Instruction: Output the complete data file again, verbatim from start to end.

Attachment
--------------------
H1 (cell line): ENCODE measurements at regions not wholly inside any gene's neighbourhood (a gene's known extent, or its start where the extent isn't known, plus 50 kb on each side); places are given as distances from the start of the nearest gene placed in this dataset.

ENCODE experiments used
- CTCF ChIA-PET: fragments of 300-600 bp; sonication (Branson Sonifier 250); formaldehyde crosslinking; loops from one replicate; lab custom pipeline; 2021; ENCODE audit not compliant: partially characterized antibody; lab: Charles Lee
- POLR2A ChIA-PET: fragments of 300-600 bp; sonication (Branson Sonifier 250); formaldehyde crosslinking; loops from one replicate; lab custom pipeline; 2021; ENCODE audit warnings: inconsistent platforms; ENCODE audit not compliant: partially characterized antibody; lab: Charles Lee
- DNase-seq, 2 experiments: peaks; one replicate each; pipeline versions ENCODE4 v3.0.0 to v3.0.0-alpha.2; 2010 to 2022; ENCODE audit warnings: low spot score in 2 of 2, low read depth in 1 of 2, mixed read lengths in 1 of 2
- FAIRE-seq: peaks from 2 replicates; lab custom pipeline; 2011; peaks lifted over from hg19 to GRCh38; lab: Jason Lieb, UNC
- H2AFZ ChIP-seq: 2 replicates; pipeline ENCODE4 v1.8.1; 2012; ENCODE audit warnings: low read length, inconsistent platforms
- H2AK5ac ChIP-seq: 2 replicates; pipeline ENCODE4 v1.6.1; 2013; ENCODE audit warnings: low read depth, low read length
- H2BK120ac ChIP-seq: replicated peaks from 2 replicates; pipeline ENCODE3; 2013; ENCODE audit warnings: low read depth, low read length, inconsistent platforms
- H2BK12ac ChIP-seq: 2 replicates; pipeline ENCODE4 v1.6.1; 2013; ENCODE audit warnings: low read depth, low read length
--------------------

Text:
H1 (cell line): ENCODE measurements at regions not wholly inside any gene's neighbourhood (a gene's known extent, or its start where the extent isn't known, plus 50 kb on each side); places are given as distances from the start of the nearest gene placed in this dataset.

ENCODE experiments used
- CTCF ChIA-PET: fragments of 300-600 bp; sonication (Branson Sonifier 250); formaldehyde crosslinking; loops from one replicate; lab custom pipeline; 2021; ENCODE audit not compliant: partially characterized antibody; lab: Charles Lee
- POLR2A ChIA-PET: fragments of 300-600 bp; sonication (Branson Sonifier 250); formaldehyde crosslinking; loops from one replicate; lab custom pipeline; 2021; ENCODE audit warnings: inconsistent platforms; ENCODE audit not compliant: partially characterized antibody; lab: Charles Lee
- DNase-seq, 2 experiments: peaks; one replicate each; pipeline versions ENCODE4 v3.0.0 to v3.0.0-alpha.2; 2010 to 2022; ENCODE audit warnings: low spot score in 2 of 2, low read depth in 1 of 2, mixed read lengths in 1 of 2
- FAIRE-seq: peaks from 2 replicates; lab custom pipeline; 2011; peaks lifted over from hg19 to GRCh38; lab: Jason Lieb, UNC
- H2AFZ ChIP-seq: 2 replicates; pipeline ENCODE4 v1.8.1; 2012; ENCODE audit warnings: low read length, inconsistent platforms
- H2AK5ac ChIP-seq: 2 replicates; pipeline ENCODE4 v1.6.1; 2013; ENCODE audit warnings: low read depth, low read length
- H2BK120ac ChIP-seq: replicated peaks from 2 replicates; pipeline ENCODE3; 2013; ENCODE audit warnings: low read depth, low read length, inconsistent platforms
- H2BK12ac ChIP-seq: 2 replicates; pipeline ENCODE4 v1.6.1; 2013; ENCODE audit warnings: low read depth, low read length